Eugenius Vulgarius (Italian Eugenio Vulgario; fl. c. 887–928) was an Italian priest and poet.
Floruit, abbreviated fl., Latin for "he/she flourished", denotes a date or period during which a person was known to have been alive or active. In English, the word may also be used as a noun indicating the time when someone flourished.
Circa – frequently abbreviated c., ca., or ca and less frequently circ. or cca. – signifies "approximately" in several European languages and as a loanword in English, usually in reference to a date. Circa is widely used in historical writing when the dates of events are not accurately known.
Eugenius' epithet may allude to a Bulgar heritage, and he may have been a descendant of the horde of Alzec that settled in the Molise in the seventh century and were still distinguishable by their language in the late eighth century.The ethnonym was sometimes rendered as Vulgares in Latin. Knowledgeable of Latin and Greek, he was also deeply learned in the Classics and displays familiarity with Virgil, Horace, and the tragedies of Seneca.
The Bulgars were Turkic semi-nomadic warrior tribes that flourished in the Pontic–Caspian steppe and the Volga region during the 7th century. Emerging as nomadic equestrians in the Volga-Ural region, according to some researchers their roots can be traced to Central Asia. During their westward migration across the Eurasian steppe the Bulgars absorbed other ethnic groups and cultural influences, including Hunnic and Indo-European peoples. Modern genetic research on Central Asian Turkic people and ethnic groups related to the Bulgars points to an affiliation with Western Eurasian populations. The Bulgars spoke a Turkic language, i.e. Bulgar language of Oghuric branch. They preserved the military titles, organization and customs of Eurasian steppes, as well as pagan shamanism and belief in the sky deity Tangra.
Molise is a region of Southern Italy. Until 1963, it formed part of the region of Abruzzi e Molise, alongside the region of Abruzzo. The split, which did not become effective until 1970, makes Molise the youngest region in Italy. Covering 4,438 square kilometres (1,714 sq mi), it is the second smallest region in the country after the Aosta Valley, and has a population of 313,348.
Latin is a classical language belonging to the Italic branch of the Indo-European languages. The Latin alphabet is derived from the Etruscan and Greek alphabets and ultimately from the Phoenician alphabet.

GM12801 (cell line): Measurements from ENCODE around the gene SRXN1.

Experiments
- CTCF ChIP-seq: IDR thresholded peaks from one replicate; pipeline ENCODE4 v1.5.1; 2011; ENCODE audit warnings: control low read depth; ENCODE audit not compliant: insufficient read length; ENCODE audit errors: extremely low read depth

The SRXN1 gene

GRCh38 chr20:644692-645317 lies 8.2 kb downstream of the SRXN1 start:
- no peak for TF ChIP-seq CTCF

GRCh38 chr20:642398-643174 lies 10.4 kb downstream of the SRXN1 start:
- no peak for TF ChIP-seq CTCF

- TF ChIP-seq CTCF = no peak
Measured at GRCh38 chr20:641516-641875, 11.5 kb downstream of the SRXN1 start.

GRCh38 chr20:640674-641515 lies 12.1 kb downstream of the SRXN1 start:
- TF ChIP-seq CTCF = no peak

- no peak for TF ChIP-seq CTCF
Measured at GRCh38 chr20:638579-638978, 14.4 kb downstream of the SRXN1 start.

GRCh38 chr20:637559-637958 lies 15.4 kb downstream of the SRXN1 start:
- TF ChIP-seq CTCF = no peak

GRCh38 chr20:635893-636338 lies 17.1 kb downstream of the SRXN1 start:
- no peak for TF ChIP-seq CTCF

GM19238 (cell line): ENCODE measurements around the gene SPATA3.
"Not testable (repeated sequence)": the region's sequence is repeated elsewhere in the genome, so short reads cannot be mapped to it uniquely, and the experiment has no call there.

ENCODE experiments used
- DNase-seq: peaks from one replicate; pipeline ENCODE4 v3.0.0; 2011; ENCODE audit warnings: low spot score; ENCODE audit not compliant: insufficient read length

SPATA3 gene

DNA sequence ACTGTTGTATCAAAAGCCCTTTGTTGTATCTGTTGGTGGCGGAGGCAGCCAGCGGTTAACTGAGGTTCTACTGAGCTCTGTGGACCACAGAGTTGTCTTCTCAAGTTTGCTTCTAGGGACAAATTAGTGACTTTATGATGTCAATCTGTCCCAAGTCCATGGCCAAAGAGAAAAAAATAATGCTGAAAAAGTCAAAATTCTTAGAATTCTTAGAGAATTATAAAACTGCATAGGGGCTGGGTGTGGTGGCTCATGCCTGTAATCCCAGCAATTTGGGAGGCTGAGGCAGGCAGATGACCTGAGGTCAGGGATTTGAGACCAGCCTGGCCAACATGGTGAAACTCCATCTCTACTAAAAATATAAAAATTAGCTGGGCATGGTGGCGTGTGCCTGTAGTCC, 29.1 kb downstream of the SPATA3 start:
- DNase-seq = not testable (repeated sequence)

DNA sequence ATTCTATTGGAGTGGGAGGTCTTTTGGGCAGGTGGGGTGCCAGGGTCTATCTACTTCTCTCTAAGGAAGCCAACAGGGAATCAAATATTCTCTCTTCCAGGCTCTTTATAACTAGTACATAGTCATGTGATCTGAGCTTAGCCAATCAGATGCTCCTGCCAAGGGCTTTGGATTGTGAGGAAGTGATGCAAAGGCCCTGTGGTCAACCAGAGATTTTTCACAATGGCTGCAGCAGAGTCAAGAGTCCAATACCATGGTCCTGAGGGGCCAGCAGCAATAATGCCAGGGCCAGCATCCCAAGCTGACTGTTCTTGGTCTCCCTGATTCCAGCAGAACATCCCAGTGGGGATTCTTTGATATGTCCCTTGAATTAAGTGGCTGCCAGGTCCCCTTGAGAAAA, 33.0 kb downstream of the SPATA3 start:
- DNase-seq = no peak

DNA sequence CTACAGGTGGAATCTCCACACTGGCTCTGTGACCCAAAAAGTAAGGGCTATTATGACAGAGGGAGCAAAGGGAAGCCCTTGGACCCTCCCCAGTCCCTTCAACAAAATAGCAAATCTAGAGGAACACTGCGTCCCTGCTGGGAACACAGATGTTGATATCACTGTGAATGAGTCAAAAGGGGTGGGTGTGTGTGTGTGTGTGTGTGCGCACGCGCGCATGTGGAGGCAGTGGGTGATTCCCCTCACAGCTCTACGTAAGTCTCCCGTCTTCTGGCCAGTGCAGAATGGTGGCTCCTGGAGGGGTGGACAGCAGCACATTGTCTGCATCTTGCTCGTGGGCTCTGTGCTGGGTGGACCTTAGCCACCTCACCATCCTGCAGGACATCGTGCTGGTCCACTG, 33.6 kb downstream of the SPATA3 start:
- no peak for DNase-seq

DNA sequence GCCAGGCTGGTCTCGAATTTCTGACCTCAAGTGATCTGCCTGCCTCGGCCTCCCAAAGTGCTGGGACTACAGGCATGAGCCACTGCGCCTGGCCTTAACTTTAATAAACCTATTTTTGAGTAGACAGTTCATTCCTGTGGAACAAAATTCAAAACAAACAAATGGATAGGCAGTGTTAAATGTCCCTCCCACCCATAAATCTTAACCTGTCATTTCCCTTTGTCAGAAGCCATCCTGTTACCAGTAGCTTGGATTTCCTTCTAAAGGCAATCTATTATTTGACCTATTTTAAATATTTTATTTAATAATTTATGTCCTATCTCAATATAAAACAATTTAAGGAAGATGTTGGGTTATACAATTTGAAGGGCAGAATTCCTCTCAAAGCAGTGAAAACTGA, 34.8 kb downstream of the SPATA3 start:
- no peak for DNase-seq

Around 907, when he was a presbyter and teacher of rhetoric and grammar at the episcopal school in Naples, Eugenius wrote a pamphlet defending Pope Formosus, who had given him holy orders, from the attacks of the reigning Pope Sergius III. He produced a second treatise on this same subject in dialogue form.In these, entitled De causa Formosiana and Eugenius Vulgarius Petro Diacono fratri et amico, he denies the authority of the Holy See and proclaims that only a deserving man can ever truly be pope. Sergius ordered him imprisoned in a monastery, probably that of the monks of Montecassino at Teano, where his compatriot, the defender of Formosus called Auxilius (a pseudonym meaning "defender"), was also protected. Sergius soon reversed his decree and summoned him to Rome for trial. Eugenius responded to the threat posed by this with a series of fawning verses of praise for Pope Sergius and the city of Rome, aurea Roma ("golden Rome"), to which the pope (he claimed) had brought renewed glory. He even went so far as to declare the pope's lover, Theodora, "full of virtue".
In the New Testament, a presbyter is a leader of a local Christian congregation. The word derives from the Greek presbyteros, which means elder or senior. The Greek word episkopos literally means overseer; it refers exclusively to the office of bishop. Many understand presbyteros to refer to the bishop functioning as overseer. In modern Catholic and Orthodox usage, presbyter is distinct from bishop and synonymous with priest. In predominant Protestant usage, presbyter does not refer to a member of a distinctive priesthood called priests, but rather to a minister, pastor, or elder.